FARMERS in Herefordshire are welcoming a top scientist's view that badger culling should be used to control the spread of tuberculosis (TB) in cattle.

The Government's chief scientific adviser Sir David King has recommended in a new report that the killing of badgers should be made in areas where there was a "high and persistent" incidence of the disease in cattle.

Herefordshire has been a hot spot for TB for a number of years and many farmers blame badgers for the spread of the disease.

Backing his opinion was Hereford NFU chairman Julia Evans, who is also a beef and sheep farmer in Whitebourne and has recently had cattle test positive for the disease.

Mrs Evans said: "It looks like it could be progress. A lot of farmers that have got TB on their farm have closed herds and don't buy in cattle but we still get it occurring.

"So it does point at badgers being part of the TB problem. So this is very welcome news."

But she said it would have to be done effectively.

"The point is if badger culling is to be done, it needs to be done efficiently and they haven't come up with a way to do that yet. But it is progress."

Mrs Evans found out at the beginning of October when she took 20 pedigree heifers for sale and four tested positive for the disease.

This is the first time this has happened since 2004 - and she estimates she has lost £15,000 because of it.

The 16 remaining animals are now back on her farm, her business has been closed down, and she is worried as their grazing grass is disappearing.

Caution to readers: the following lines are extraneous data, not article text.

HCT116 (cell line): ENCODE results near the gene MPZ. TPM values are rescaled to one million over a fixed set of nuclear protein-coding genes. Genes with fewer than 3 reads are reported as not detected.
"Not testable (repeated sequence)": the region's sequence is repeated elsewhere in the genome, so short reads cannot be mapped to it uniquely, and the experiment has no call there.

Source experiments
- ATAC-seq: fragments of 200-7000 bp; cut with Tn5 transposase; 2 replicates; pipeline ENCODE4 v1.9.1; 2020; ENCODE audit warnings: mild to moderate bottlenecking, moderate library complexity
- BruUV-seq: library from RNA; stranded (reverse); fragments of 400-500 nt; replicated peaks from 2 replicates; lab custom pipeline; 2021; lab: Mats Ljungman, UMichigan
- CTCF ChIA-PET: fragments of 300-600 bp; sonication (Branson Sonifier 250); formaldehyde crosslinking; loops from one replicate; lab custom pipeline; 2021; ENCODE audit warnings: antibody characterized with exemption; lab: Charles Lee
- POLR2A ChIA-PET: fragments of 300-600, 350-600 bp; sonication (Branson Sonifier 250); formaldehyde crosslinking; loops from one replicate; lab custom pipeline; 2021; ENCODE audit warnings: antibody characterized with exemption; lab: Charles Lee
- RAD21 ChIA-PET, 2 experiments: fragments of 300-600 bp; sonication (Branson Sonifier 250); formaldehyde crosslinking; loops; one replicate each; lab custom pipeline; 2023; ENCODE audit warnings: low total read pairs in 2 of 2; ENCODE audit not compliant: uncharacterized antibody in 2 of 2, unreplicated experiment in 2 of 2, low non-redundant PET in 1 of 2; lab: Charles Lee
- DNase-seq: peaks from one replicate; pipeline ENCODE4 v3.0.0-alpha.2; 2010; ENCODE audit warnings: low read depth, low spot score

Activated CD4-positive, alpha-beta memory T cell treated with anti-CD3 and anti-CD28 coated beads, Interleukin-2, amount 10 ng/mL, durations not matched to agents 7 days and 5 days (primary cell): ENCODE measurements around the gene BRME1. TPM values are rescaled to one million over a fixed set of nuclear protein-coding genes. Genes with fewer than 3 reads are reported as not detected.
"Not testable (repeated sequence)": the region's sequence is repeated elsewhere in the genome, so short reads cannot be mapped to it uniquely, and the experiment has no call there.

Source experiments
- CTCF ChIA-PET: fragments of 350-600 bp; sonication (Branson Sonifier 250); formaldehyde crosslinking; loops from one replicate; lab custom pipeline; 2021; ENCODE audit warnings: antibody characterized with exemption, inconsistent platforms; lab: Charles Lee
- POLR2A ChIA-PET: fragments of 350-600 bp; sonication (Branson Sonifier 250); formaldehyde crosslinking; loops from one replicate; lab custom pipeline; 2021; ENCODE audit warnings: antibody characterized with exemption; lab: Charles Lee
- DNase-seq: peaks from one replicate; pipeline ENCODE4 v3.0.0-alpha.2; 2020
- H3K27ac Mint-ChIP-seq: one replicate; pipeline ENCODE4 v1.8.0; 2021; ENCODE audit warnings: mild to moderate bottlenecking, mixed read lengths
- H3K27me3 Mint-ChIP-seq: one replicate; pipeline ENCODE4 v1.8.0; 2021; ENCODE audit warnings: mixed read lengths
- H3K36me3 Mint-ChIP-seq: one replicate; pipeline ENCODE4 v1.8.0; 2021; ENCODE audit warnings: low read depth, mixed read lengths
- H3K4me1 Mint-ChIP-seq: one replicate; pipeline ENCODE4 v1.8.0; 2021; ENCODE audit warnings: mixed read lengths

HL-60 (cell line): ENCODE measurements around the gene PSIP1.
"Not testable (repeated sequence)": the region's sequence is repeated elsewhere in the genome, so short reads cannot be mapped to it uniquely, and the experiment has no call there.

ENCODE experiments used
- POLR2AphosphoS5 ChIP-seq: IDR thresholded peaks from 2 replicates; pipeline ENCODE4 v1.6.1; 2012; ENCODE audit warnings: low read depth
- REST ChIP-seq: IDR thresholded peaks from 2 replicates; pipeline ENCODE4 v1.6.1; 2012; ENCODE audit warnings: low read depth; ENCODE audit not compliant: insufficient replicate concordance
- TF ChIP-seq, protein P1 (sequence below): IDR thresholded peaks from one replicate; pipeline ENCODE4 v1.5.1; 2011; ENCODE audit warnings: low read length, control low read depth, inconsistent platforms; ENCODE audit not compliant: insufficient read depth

"This area is a hot spot. There are two other cattle farms up the valley from me who are suffering.

"TB has been a dire situation in Herefordshire for years. That is the reason I got involved with the NFU because of TB," she added.

Another farmer, James Hawkins, who is based on the National Trust property of the Brockhampton estate near Bromyard, last week had 21 cattle react to the disease.

"There are a lot of badgers at the moment and they do seem to be overpopulated," he said.

Mr Hawkins said he welcomed a cull but said it would have to be fully regulated by Defra and the NFU.

Defra has said no decision on a cull was iminent.

But RSPCA head of wildlife science Rob Atkinson said: "A cull would mean a senseless slaughter, enormous suffering and would be scientifically bankrupt.

"This latest report seems less about science, and more about caving in to the pressure to do something - even if that something is the worst possible option.

"Killing badgers is never going to be the simple solution to the complex problem of bovine TB."